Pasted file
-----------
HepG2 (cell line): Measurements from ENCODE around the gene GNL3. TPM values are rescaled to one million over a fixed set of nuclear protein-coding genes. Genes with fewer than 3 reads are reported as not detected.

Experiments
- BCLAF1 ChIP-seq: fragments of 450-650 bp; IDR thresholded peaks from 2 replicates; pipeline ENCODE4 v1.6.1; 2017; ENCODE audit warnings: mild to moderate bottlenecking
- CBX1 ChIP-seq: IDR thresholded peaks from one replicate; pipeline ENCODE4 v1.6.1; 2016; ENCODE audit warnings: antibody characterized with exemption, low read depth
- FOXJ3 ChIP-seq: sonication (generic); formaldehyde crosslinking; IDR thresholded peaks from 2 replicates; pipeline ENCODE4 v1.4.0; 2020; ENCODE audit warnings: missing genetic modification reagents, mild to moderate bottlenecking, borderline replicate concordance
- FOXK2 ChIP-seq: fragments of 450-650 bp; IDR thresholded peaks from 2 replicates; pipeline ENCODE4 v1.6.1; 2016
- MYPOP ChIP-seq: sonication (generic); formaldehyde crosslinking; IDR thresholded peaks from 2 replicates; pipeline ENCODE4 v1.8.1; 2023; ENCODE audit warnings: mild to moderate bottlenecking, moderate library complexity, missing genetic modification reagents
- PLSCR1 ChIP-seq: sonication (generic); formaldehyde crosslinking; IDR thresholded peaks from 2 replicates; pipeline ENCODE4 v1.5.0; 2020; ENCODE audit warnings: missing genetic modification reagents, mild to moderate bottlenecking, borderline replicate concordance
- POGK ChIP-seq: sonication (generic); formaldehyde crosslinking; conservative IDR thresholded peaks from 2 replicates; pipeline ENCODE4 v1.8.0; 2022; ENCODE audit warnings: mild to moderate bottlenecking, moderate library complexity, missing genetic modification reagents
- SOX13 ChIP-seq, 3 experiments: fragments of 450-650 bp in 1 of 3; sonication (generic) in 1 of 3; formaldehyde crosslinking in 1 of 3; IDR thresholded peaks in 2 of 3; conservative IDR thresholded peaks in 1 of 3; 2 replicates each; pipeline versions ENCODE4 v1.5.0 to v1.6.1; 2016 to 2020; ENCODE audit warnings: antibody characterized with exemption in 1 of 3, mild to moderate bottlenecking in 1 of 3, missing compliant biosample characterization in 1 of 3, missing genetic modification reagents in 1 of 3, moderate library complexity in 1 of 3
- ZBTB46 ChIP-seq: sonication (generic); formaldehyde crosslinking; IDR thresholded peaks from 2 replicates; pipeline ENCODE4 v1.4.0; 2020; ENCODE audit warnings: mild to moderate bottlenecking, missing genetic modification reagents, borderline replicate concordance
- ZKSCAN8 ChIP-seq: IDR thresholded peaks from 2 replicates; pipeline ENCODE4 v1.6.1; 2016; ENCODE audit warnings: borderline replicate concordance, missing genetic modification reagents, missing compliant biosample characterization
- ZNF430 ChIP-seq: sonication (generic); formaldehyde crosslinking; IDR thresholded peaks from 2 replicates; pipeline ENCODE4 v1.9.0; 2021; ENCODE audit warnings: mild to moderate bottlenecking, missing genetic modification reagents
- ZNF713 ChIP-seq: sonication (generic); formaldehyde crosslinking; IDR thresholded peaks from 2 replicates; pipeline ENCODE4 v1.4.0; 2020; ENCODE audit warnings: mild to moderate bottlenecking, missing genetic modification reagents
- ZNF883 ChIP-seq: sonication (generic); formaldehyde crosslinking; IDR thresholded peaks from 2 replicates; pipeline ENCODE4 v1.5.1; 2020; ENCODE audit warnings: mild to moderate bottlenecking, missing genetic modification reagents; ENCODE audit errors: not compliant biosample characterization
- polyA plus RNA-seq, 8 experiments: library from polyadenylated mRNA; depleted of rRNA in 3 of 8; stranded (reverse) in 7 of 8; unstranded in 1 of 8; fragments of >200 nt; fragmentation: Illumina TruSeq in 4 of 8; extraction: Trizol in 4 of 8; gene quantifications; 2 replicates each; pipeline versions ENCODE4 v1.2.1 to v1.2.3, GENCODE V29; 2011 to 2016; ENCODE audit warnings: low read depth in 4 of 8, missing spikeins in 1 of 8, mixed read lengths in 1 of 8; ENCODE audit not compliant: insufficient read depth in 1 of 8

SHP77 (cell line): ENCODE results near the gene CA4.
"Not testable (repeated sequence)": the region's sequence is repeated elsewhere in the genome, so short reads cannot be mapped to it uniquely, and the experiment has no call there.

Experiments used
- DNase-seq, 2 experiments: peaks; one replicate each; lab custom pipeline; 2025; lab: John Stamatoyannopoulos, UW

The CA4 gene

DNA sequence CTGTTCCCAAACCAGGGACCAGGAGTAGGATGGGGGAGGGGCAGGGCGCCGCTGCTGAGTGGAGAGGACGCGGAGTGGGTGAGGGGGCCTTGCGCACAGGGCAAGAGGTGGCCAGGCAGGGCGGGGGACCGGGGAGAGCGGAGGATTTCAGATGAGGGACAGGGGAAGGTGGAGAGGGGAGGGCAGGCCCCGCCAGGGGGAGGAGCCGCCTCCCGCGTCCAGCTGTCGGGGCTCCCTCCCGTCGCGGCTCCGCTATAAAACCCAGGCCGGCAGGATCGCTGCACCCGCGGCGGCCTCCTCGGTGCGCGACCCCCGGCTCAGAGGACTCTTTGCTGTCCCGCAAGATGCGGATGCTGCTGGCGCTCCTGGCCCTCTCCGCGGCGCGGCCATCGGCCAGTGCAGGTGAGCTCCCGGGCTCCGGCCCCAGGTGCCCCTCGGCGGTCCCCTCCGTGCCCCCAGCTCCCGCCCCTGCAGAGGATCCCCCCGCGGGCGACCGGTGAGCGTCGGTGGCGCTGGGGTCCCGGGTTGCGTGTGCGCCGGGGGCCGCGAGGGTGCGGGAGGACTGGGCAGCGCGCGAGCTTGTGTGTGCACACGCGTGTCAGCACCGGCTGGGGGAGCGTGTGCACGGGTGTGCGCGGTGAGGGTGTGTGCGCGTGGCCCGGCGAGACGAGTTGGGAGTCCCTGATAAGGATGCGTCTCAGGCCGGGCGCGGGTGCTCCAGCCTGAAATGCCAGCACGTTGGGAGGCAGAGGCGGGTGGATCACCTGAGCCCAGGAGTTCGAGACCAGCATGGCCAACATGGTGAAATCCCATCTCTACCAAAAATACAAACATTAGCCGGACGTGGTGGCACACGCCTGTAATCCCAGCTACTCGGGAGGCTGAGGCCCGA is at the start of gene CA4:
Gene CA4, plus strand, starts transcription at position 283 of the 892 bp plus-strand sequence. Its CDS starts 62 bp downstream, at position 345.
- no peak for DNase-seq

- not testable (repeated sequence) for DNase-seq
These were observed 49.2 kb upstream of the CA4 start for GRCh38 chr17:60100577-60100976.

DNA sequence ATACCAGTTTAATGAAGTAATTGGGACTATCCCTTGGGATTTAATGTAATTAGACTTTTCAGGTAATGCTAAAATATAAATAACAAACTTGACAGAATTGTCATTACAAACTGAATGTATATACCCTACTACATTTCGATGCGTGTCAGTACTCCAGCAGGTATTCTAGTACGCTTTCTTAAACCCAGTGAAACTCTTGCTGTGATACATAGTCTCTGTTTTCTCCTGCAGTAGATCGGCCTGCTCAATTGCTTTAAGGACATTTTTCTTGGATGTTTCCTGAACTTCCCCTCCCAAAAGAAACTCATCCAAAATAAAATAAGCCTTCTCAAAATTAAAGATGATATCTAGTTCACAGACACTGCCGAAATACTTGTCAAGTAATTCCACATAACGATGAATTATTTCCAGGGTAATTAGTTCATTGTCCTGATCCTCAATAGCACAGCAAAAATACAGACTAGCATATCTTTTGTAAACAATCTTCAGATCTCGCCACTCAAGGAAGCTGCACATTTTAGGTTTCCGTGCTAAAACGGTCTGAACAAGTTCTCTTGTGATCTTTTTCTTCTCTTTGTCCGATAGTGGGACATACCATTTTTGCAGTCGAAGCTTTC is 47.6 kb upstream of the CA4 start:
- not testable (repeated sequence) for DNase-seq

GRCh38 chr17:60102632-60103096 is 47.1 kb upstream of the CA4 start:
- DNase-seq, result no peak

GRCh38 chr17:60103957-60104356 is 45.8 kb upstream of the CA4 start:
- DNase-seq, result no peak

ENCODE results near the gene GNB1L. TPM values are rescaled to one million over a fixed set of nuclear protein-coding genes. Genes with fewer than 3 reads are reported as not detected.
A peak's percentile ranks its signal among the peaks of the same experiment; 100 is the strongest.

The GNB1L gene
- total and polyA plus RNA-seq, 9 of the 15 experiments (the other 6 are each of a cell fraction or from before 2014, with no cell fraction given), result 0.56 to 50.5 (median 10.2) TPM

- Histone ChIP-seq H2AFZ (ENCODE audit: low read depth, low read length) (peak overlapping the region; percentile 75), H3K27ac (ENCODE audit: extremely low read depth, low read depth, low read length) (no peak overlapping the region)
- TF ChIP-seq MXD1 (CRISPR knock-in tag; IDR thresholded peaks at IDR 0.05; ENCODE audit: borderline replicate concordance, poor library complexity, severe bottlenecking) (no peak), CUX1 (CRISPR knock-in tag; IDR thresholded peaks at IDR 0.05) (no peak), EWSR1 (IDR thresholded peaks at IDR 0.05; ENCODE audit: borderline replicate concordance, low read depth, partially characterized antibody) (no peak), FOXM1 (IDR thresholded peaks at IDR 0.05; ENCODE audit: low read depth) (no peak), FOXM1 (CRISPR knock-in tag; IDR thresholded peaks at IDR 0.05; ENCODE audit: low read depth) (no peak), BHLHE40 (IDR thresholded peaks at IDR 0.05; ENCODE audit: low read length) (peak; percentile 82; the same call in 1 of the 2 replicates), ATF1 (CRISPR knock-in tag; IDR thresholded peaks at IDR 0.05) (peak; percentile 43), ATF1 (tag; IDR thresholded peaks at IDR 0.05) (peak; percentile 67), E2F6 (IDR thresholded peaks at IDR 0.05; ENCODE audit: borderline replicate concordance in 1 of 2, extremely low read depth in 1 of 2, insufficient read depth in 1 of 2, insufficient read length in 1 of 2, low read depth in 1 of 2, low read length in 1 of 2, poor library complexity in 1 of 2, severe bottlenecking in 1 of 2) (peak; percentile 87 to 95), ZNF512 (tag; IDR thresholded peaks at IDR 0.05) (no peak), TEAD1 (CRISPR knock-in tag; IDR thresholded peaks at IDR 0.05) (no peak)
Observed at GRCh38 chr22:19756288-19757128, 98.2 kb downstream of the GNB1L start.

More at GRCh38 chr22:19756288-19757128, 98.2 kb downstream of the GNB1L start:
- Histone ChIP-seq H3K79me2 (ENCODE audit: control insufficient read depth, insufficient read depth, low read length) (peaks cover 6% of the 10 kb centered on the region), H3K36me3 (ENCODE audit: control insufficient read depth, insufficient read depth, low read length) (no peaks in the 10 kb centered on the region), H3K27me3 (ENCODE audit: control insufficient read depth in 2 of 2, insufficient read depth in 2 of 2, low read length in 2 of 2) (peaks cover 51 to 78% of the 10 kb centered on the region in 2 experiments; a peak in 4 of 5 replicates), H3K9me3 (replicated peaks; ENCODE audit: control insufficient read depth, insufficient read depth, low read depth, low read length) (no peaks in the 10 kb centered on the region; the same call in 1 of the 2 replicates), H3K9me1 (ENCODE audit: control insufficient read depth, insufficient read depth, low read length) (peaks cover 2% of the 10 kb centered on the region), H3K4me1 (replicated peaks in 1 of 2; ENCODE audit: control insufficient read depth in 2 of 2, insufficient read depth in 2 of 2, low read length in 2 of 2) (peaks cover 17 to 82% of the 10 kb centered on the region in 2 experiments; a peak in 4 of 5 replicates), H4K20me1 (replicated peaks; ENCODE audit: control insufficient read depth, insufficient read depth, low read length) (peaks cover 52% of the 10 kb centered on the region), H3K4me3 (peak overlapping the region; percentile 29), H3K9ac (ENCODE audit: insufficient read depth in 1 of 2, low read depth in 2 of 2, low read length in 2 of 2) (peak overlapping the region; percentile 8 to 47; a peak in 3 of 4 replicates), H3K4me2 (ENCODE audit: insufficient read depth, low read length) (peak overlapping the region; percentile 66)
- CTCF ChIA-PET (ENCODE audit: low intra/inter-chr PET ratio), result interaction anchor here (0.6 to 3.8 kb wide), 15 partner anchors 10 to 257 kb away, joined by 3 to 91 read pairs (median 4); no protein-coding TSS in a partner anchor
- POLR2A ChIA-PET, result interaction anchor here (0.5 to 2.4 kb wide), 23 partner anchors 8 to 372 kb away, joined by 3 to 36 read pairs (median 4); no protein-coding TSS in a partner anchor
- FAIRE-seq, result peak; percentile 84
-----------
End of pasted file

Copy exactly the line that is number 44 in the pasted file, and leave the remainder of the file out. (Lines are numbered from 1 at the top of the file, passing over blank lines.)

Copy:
- FAIRE-seq, result peak; percentile 84